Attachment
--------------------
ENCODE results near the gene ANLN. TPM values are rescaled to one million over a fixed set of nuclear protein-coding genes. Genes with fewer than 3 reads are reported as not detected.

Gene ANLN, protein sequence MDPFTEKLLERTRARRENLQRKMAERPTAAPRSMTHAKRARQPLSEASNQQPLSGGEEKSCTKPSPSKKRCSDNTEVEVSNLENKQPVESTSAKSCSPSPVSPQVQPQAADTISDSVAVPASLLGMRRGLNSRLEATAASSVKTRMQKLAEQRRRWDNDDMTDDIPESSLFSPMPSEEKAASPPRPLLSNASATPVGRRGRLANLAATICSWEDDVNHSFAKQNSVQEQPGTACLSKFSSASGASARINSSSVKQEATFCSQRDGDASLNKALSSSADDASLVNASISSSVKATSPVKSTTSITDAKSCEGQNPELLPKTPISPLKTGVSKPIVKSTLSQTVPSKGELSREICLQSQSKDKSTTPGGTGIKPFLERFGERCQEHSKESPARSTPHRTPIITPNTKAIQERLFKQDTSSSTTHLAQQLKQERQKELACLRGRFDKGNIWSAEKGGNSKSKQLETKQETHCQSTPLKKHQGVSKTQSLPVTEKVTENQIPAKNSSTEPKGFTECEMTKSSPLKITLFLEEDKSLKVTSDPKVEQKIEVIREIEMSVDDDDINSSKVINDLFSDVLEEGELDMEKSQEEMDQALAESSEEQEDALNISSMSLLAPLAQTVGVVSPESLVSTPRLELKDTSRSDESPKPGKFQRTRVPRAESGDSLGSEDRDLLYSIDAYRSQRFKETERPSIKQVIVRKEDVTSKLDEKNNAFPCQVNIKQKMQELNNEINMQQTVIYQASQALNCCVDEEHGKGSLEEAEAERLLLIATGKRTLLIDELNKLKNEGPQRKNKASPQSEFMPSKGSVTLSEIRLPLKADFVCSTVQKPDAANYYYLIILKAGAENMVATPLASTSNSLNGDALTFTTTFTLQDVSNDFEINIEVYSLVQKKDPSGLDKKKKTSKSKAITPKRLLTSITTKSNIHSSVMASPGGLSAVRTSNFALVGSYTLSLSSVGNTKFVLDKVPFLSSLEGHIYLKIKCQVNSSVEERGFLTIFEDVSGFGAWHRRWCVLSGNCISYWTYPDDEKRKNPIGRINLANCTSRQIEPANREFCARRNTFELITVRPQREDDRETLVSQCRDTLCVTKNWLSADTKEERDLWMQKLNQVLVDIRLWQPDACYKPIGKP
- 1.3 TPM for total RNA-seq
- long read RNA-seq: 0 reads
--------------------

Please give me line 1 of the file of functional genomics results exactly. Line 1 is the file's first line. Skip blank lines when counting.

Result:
ENCODE results near the gene ANLN. TPM values are rescaled to one million over a fixed set of nuclear protein-coding genes. Genes with fewer than 3 reads are reported as not detected.